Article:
Can I use my Casserole both on the Hob and in the Oven?
Casseroles are designed for use in both the oven and on the Hob. You can start your Casserole on the hob and then transfer it into the Oven to finish cooking, or Vice Versa. Refer to the specific products specification or care & use for temperature/hob suitability
Will my old pans work on my new Induction Hob?
We have been manufacturing Induction ready pans since 2002. Any Stainless Steel pan bought prior to this date is unlikely to work on an Induction hob as the pan base would have been made from a non-magnetic steel. A guide is to check the batch number printed on the base of your stainless steel pan. If the number is 85 or below the pan predates 2002 so is unlikely to work. Alternatively see if a magnet sticks to the base of the pan, if it does it is likely to work on an induction hob
3. NON-STICK FAQs
Are non-stick coatings safe?
Absolutely, they pose no hazard to human health. The coating is a completely inert substance. In the event of some of the coating coming off during cooking and being mixed in with the food and eaten, if would simply pass through the body.
What is the maximum temperature for Non-Stick pans if used under a grill or in the oven?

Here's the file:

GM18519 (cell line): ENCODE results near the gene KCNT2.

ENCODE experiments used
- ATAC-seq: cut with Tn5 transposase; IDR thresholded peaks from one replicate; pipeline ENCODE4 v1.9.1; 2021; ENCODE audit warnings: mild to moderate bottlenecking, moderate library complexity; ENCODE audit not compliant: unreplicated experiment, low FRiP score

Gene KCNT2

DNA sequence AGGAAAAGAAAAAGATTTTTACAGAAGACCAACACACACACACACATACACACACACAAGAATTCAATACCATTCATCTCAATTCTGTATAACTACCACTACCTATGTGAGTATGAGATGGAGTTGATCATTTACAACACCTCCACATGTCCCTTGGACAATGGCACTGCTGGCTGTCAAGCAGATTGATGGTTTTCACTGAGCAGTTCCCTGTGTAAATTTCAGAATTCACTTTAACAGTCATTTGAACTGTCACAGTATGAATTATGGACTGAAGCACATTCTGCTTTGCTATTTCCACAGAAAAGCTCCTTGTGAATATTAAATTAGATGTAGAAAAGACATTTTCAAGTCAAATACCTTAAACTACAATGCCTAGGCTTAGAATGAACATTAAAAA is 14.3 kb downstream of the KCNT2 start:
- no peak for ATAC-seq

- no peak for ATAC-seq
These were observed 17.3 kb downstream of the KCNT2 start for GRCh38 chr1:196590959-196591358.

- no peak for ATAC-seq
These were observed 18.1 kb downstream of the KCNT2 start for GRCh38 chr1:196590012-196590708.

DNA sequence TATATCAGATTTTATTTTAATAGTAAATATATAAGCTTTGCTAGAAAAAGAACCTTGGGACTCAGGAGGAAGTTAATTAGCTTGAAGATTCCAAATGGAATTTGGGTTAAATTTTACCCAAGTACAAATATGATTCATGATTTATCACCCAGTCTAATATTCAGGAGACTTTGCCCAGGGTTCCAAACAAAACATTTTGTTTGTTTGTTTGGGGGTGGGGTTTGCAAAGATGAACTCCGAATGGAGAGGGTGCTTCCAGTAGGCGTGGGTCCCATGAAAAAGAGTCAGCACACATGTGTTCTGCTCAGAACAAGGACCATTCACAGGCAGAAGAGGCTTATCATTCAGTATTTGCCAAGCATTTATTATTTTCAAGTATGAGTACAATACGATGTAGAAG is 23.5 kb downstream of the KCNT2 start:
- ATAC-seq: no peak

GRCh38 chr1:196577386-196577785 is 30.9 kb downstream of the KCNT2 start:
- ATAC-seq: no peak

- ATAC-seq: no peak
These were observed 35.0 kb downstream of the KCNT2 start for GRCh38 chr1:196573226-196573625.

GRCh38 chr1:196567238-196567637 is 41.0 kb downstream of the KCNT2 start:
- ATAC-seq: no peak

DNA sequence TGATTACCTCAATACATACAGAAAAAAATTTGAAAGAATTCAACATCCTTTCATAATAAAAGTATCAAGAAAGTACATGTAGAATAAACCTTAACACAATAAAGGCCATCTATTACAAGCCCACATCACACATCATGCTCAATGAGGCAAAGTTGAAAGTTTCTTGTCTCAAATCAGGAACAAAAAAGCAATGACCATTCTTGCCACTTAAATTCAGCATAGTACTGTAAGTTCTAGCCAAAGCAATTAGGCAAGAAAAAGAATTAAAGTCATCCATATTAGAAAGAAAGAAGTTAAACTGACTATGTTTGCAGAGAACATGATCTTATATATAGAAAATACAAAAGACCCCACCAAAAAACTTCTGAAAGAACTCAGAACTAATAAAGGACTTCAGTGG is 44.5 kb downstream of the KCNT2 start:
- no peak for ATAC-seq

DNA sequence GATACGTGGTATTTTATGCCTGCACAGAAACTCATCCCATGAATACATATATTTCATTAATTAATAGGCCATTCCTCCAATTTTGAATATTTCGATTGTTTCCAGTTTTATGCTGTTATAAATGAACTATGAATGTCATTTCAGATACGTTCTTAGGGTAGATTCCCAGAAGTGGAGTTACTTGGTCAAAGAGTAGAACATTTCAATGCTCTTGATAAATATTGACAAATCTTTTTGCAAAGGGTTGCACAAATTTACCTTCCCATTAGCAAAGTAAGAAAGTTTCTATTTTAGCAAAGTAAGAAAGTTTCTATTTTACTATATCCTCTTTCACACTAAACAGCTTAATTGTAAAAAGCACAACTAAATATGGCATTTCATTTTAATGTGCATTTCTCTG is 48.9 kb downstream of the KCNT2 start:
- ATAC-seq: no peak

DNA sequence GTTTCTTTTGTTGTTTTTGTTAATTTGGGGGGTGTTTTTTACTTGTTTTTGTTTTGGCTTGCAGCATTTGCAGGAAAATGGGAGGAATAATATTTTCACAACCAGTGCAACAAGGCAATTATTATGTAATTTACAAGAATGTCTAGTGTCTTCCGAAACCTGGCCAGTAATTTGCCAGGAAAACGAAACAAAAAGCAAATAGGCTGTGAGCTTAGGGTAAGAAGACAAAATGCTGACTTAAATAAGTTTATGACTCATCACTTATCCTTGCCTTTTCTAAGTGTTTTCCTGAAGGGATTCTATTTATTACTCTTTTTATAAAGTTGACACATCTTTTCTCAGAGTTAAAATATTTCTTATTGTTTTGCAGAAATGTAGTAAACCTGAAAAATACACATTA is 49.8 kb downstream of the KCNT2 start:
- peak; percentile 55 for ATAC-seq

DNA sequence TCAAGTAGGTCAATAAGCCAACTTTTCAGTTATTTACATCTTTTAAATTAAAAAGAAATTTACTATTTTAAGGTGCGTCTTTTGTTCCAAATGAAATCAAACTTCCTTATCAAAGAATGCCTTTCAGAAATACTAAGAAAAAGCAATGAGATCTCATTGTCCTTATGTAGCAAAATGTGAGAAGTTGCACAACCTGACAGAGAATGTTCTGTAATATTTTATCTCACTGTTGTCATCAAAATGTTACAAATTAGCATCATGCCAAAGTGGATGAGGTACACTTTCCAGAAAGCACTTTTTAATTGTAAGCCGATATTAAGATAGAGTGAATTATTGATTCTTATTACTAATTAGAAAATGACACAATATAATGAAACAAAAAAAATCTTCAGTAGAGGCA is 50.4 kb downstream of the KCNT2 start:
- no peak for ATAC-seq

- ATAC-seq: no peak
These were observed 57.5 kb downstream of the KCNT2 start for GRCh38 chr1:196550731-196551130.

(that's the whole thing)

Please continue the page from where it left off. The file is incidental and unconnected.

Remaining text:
We would advise to not exceed oven temperatures of 180 degrees. Excessive heat can damage and burn Non-Stick. Overheating is not covered by the guarantee.
What sort of utensils are best?
We recommend nylon, wooden or silicon utensils for all our pans as this will prevent degradation of the coated surface
How do I clean stained Non-Stick pans?
See the cleaning section above.
Once worn out, can the non-stick surface be replaced?
Sadly no, you can extend the life of the pan, by manually seasoning.
What exactly is a non-stick coating?
Just what it says: a coating on the metal pan which is designed to prevent contents from sticking to it. This makes cooking cleaner and easier and makes the washing-up cleaner and easier as well!
This encourages less need for cooking oils/lubricants, and makes for a much easier/quicker clean up.
Are all non-stick coatings the same?
In short no, there are many levels of quality, some have greater durability and some have greater “slipperyness”. The premium coatings, excel in both and have quality standards applied to the application process. They are all based on the same slippery substance Polytetrafluoroethylene, or PTFE for short. It was discovered by accident back in the 1930s, and since then has been used for all sorts of low-friction needs.
If PTFE Is non-stick, how does it stick to the pan?